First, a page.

The evolving times have seen practitioners of the world’s oldest profession change tack to retain their client base in a move that has put the country’s moral fibre to the test.
While it is still common to see commercial sex workers braving the cold nights to solicit clients on the streets, some have taken prostitution to the suburbs where they either rent houses and get customers on the internet, or use barbershops and massage parlours as a cover for their businesses.
And business is booming, if a week-long patrol of some of Kenya’s populous towns and neighbourhoods by the Nation is anything to go by. On the internet, some websites purport to offer escort services — men or women who pose as dates — while in reality they are a one-stop shop for prostitution.
All the websites we visited are open to anyone with a phone or computer with internet connection. This means that anyone of any age, even minors, can easily access the websites and their vast database of service providers.
Social media platforms such as WhatsApp and Telegram are increasingly becoming solicitation points. In Mombasa, police last week arrested two women suspected of engaging in prostitution in Kisauni.
One of the women was injured after a client attacked her in an apartment she had rented for her work. Officers from Junda Police Station stormed the house and arrested the two women. Brothels have sprung up in Nyali and Bombolulu, where a client was stabbed by a sex worker after he refused to pay for services.
“The incident caused the community to turn against them (sex workers), saying they have caused problems in the area. An eviction was initiated by the youth and that’s when they injured one of the sex workers,” said Ms Mariline Laini, the executive director of Nkoko Iju Africa, an NGO that deals with issues affecting sex workers.
Prof Halimu Shauri, a sociologist and lecturer at Pwani University, says the fact that prostitution has been creeping into residential areas over the years is worrisome because it has become so deeply entrenched that it will be difficult to root out.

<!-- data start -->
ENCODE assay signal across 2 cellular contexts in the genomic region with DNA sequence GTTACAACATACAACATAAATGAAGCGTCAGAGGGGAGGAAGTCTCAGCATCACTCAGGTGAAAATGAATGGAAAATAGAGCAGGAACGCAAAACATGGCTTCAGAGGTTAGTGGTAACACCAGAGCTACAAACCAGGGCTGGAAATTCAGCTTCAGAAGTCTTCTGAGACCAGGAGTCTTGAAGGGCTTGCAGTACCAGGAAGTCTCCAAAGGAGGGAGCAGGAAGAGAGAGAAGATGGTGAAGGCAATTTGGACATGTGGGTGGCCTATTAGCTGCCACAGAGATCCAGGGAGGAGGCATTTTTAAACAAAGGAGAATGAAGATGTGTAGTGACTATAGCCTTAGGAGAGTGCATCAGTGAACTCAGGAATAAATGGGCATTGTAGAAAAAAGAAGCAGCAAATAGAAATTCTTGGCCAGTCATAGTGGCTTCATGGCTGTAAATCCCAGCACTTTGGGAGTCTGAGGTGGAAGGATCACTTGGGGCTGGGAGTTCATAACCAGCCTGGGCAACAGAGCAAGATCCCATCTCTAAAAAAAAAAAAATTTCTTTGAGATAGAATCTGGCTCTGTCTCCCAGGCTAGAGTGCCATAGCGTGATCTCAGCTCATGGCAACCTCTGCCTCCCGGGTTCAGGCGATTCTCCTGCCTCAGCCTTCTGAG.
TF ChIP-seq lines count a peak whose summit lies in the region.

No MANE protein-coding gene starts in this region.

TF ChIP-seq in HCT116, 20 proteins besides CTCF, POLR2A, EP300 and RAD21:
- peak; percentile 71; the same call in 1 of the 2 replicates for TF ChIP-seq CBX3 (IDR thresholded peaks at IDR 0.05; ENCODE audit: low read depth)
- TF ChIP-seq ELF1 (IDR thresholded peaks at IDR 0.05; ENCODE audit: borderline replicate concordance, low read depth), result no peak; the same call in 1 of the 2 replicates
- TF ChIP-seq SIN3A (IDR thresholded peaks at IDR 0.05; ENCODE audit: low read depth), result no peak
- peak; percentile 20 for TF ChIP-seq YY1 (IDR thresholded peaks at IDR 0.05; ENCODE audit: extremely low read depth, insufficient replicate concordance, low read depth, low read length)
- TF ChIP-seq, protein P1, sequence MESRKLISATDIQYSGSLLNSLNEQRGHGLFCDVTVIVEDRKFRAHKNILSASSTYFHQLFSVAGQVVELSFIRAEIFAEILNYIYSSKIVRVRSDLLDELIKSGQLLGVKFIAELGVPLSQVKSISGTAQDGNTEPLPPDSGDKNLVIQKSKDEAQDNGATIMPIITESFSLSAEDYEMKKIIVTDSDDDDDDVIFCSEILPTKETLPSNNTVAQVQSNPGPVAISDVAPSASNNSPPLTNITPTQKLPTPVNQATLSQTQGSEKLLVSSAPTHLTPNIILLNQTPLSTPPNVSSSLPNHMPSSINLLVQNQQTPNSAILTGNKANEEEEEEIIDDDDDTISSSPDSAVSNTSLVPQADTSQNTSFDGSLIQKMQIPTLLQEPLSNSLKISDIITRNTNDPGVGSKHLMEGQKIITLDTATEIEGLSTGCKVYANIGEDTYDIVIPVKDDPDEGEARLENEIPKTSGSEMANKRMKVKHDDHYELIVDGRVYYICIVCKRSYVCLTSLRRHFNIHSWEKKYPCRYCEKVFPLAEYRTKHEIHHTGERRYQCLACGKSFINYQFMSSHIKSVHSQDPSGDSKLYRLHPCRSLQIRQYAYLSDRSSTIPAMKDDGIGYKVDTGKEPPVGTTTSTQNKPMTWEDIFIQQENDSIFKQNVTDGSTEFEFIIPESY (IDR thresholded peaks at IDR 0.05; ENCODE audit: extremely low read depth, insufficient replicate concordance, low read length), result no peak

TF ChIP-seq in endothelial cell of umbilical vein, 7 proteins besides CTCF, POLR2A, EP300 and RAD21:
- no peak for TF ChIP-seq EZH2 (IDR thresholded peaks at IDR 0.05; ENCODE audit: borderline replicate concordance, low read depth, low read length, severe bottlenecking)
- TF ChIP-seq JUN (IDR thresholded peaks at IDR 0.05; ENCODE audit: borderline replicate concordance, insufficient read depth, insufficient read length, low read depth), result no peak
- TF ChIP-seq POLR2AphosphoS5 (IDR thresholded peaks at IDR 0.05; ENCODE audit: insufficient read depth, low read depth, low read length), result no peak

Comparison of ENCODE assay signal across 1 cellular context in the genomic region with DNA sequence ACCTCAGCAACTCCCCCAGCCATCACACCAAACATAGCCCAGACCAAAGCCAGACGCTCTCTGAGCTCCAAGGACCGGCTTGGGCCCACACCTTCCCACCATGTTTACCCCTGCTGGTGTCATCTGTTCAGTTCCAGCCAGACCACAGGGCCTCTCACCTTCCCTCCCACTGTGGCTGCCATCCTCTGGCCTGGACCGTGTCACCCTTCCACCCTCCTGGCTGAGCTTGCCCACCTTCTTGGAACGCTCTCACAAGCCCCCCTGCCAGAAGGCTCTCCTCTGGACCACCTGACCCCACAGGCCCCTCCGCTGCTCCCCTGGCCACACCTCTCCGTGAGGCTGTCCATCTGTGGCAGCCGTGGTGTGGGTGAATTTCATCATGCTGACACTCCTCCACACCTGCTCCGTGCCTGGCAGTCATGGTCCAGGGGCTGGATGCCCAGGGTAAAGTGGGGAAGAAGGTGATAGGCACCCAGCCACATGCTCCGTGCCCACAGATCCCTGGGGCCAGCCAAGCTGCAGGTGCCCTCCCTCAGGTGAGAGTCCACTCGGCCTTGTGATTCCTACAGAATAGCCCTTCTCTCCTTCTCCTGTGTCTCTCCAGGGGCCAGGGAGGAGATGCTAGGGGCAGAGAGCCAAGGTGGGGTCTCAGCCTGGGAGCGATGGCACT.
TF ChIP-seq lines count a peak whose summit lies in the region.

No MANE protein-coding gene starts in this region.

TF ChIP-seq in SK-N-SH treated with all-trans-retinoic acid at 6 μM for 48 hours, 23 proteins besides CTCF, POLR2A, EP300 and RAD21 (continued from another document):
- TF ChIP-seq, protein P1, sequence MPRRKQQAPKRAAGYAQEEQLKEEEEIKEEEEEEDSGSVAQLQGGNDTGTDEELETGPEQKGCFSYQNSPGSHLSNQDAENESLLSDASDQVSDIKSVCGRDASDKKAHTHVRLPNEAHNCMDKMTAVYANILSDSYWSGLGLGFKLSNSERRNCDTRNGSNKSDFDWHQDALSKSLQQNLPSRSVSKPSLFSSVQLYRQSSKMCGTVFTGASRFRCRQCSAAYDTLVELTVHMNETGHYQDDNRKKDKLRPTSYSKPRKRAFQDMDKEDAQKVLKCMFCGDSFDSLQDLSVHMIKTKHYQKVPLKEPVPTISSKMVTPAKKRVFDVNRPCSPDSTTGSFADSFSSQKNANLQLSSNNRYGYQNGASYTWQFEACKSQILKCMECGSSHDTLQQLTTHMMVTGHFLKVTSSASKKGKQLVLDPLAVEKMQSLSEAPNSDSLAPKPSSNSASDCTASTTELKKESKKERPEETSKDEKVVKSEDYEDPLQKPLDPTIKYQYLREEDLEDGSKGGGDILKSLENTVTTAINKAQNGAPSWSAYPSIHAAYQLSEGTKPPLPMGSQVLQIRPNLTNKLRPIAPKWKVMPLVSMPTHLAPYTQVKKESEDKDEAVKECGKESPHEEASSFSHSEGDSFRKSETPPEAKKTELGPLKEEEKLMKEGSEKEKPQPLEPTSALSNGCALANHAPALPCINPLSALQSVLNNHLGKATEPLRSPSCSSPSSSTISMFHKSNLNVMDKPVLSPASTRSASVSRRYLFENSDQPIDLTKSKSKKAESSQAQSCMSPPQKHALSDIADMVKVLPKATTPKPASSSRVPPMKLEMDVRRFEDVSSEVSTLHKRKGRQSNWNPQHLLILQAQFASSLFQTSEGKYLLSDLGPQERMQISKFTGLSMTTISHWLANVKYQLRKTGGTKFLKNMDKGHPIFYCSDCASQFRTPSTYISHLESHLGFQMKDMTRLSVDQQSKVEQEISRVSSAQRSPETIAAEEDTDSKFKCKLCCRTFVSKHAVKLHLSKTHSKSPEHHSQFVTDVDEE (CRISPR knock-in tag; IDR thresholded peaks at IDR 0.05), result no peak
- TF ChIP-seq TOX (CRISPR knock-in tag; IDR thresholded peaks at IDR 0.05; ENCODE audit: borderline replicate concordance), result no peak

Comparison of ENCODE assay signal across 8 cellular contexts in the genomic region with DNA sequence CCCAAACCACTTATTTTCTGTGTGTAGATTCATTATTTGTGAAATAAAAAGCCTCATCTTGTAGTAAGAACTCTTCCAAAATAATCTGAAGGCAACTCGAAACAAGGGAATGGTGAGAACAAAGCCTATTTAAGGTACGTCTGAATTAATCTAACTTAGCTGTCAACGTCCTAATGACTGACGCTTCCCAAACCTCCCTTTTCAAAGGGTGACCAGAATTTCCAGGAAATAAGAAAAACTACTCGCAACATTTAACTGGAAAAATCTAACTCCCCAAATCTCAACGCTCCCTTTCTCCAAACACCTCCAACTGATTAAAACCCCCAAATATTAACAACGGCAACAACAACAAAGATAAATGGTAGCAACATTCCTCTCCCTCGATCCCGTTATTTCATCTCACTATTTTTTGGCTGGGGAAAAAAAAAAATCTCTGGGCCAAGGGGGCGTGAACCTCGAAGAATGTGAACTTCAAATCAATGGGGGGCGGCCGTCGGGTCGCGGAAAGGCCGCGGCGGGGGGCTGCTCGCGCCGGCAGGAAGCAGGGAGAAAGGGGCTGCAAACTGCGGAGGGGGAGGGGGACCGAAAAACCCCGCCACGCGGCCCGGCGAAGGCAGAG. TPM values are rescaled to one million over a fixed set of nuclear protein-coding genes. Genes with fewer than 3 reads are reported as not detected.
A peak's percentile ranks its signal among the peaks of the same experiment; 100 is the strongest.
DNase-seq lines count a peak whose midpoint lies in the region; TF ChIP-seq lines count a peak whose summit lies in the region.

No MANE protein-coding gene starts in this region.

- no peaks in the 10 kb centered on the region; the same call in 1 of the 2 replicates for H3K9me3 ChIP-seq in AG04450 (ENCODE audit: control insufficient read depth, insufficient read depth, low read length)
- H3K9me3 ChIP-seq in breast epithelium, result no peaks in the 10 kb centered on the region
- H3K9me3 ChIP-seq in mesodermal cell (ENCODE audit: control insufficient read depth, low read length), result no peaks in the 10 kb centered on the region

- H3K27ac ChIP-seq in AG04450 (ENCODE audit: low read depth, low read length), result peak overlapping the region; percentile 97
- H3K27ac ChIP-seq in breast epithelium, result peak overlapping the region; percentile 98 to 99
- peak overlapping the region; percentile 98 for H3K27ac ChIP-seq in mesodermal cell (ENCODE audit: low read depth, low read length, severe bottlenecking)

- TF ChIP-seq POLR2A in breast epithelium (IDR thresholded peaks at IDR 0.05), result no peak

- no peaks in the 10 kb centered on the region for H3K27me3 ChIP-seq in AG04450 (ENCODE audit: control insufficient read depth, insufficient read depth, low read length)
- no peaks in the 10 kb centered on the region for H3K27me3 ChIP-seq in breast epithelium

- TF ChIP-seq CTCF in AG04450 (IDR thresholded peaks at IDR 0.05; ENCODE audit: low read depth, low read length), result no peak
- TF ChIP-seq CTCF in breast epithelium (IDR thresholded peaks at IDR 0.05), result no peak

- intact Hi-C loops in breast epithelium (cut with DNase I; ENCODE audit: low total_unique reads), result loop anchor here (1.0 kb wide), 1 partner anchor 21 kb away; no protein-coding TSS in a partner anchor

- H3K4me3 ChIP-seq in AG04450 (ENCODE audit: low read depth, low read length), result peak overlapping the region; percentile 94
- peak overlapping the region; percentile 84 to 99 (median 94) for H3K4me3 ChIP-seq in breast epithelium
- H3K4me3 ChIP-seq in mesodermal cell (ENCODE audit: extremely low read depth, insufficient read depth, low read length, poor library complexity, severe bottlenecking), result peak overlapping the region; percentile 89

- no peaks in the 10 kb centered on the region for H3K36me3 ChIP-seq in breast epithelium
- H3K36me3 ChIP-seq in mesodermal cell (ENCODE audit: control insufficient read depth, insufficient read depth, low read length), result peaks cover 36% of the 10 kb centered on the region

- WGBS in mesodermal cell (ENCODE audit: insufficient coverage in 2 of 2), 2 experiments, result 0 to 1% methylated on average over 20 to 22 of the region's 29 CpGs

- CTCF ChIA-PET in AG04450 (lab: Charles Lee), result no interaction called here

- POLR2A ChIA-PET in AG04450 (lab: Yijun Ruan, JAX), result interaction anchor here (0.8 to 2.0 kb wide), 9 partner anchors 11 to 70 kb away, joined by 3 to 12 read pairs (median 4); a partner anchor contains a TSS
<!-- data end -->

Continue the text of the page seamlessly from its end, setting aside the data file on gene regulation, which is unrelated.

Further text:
“For boys, it will be hard to tell them that they should settle down with one partner, yet they see men walking into other houses to pay for sexual favours. For girls … you tell them that they should be faithful to one man, then they see one woman sleeping with even 10 men in one day,” Prof Shauri said. The effects of Covid-19 on the economy have likely led to an increase in prostitution as people look for ways to put food on the table following job losses, he added.
Aside from the economic effects of Covid-19, Prof Shauri argued that the spaces where prostitution mostly thrived — bars and streets — are off limits during curfew hours from 10pm to 4am, hence more people are inclined to continue the business in houses while soliciting clients online.
Barely a decade ago, Kilimani was one of Nairobi’s most wholesome neighbourhoods, sought after by well-to-do city dwellers looking for a nice, quiet and friendly suburb to raise their families. Today, Kilimani is still sought after, but by a different client base.
Wood Avenue looks like most other parts of Kilimani. Harmless, serene, clean, peaceful. But some of the walls conceal lurid happenings. Just a few metres off the Ngong road turn into Wood Avenue is a red and green neon sign that reads “massage and barbershop”.
By night, the neon light stands out. The business has no name, other than the services advertised on the neon sign. The two-storey building that hosts the barbershop and massage parlour looks harmless enough and doesn’t draw much attention.
But the business attracts the patronage of men with big wallets, based on the vehicles we saw drive in and out of the compound. We parked our vehicle opposite the massage parlour. Before we could settle down and plan our entry strategy, a black Toyota SUV with a United Nations number plate stopped at the gate.
A guard dressed in green greeted the driver before checking the vehicle’s boot and back seat before letting it into the compound.
A few minutes later, a white Mercedes Benz SUV goes through the same routine. Shortly afterwards, a black Mercedes Benz saloon and a white Range Rover follow suit. Behind the walls, the line between massage parlour and brothel is very thin. For Sh2,500 one can get a massage and later negotiate for sex.
We counted at least five women in the parlour. During our initial visit there last week, the women were dressed in short, tight yellow dresses, presumably their uniform. On Sunday, the uniform’s colour was pink.